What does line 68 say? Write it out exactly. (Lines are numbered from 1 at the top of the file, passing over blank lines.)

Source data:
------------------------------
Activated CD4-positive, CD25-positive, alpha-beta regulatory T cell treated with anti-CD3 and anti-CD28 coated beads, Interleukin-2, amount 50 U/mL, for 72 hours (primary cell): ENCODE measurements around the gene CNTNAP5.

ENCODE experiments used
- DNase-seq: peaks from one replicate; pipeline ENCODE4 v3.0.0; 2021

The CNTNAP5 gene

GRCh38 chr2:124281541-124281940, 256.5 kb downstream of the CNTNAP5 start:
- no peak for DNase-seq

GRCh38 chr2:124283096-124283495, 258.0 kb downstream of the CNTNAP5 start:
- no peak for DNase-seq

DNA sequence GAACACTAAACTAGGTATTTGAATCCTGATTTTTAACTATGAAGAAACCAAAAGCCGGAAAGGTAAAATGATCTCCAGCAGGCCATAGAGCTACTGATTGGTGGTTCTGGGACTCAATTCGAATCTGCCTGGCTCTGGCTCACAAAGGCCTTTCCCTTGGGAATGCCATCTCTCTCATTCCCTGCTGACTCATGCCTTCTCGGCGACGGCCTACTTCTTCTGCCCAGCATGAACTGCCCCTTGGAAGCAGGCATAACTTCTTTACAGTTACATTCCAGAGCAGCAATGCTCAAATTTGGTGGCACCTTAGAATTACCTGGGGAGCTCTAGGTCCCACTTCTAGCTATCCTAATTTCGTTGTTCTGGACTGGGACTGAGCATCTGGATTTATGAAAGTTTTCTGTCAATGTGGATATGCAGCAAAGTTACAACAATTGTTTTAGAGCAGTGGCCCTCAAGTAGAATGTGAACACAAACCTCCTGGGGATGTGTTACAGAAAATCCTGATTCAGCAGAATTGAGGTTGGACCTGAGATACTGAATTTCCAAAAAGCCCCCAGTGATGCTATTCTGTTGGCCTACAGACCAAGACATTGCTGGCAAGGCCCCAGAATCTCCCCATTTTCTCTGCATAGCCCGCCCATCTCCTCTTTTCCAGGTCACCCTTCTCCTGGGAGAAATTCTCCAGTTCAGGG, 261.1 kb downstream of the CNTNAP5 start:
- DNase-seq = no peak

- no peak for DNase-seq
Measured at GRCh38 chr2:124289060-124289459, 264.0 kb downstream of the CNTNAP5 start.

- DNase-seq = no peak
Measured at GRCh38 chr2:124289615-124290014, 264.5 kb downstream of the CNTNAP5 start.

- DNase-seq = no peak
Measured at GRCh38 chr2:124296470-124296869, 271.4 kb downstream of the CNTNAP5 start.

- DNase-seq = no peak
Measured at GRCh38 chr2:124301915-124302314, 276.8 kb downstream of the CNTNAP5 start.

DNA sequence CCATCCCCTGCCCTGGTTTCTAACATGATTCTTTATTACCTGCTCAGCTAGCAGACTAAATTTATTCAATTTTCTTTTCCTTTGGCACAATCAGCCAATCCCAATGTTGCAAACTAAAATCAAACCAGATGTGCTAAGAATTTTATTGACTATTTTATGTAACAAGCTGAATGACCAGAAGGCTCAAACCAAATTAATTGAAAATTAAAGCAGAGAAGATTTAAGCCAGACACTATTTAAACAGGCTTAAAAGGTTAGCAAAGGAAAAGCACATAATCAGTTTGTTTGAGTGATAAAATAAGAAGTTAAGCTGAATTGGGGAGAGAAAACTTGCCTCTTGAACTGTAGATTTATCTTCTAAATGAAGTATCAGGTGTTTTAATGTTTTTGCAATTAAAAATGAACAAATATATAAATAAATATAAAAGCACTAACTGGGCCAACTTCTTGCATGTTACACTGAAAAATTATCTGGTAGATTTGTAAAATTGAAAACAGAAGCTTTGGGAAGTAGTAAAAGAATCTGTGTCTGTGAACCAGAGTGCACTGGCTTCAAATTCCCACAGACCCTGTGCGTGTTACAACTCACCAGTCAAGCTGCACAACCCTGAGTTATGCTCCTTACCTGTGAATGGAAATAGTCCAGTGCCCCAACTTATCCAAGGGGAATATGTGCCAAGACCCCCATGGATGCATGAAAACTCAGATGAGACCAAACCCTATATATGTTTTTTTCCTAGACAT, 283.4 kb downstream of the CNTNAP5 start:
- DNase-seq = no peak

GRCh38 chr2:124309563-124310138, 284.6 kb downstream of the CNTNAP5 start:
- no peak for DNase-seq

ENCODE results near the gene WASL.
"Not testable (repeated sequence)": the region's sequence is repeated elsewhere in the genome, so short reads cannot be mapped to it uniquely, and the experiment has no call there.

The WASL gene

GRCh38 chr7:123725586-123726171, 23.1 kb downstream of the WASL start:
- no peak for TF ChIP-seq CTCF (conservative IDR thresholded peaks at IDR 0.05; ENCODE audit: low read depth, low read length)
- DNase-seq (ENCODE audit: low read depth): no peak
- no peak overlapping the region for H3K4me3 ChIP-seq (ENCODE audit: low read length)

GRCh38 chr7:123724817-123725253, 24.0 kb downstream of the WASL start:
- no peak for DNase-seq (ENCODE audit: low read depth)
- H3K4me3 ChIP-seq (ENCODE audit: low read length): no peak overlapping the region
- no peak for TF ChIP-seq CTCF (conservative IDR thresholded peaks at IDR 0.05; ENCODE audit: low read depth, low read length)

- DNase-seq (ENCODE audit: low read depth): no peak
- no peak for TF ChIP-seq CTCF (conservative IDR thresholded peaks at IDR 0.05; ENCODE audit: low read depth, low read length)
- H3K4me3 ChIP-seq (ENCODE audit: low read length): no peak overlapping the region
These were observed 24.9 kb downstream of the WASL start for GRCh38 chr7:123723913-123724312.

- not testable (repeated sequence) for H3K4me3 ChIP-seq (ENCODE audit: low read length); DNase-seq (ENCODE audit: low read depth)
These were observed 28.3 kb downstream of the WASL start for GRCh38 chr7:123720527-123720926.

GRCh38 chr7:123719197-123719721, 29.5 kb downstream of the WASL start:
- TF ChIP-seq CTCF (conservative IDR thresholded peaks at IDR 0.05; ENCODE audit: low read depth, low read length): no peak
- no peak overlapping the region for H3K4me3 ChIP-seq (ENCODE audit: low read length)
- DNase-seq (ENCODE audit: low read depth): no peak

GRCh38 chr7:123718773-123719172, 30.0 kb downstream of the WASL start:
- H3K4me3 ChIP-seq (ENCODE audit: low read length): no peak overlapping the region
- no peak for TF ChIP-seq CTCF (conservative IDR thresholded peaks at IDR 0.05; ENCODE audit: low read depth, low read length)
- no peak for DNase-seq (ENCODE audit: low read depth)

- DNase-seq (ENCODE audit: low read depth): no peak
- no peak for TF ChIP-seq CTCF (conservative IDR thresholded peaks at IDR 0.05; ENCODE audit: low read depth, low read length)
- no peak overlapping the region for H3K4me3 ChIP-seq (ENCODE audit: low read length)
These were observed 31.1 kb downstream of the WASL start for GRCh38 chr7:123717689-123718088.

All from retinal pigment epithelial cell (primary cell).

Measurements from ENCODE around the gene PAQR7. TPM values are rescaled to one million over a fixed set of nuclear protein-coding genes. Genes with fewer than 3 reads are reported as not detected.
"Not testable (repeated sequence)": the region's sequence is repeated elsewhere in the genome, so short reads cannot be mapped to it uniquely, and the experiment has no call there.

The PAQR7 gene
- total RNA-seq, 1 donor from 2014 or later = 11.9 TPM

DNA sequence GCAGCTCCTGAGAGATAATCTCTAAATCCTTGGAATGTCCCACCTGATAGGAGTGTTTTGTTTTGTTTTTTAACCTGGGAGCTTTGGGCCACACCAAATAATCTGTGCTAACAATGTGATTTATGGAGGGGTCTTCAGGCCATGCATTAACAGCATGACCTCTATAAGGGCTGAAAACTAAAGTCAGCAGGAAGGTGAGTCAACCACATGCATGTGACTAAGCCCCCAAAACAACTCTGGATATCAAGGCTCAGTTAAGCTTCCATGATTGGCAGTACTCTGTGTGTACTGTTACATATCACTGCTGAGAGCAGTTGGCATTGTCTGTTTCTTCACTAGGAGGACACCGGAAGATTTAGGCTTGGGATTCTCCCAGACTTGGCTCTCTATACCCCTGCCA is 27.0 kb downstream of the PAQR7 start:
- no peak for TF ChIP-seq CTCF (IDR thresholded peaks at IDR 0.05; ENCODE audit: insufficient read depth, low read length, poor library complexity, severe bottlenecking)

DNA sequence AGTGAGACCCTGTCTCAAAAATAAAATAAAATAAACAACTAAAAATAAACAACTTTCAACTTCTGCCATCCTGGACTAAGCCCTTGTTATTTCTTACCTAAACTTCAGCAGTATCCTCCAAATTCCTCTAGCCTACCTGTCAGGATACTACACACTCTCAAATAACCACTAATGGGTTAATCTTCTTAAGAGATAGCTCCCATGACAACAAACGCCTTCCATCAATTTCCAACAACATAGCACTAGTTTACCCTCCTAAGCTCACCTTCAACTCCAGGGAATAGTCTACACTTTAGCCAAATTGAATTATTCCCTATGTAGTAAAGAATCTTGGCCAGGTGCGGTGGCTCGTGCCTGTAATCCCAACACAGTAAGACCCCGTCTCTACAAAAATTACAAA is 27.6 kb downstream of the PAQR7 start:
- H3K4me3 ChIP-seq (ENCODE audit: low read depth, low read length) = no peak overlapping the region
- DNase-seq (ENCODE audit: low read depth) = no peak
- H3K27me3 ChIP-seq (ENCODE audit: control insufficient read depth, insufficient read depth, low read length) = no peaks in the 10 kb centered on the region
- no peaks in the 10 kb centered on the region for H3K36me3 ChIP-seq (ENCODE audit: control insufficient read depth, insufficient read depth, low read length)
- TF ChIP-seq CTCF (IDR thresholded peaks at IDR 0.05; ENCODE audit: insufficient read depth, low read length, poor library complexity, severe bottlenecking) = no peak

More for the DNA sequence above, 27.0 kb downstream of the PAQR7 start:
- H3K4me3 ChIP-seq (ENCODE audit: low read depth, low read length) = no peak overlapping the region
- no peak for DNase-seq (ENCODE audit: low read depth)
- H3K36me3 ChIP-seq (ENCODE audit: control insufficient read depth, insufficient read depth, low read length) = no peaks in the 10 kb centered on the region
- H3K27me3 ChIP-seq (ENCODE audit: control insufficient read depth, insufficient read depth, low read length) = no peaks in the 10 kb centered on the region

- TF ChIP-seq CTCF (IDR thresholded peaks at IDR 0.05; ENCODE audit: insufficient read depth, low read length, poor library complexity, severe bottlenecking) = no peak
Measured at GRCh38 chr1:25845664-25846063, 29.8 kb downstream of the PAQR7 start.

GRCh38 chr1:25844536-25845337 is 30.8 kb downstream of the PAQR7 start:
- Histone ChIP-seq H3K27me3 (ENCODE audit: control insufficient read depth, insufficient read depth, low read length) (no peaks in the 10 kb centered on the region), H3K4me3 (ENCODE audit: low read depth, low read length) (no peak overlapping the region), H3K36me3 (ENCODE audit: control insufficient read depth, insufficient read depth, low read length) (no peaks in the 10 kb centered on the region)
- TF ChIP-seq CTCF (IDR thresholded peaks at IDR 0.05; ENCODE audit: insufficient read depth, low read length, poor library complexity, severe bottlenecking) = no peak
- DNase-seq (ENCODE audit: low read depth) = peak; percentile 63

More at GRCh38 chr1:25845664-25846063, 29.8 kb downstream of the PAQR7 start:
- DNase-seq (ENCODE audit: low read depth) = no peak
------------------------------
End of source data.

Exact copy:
- H3K36me3 ChIP-seq (ENCODE audit: control insufficient read depth, insufficient read depth, low read length) = no peaks in the 10 kb centered on the region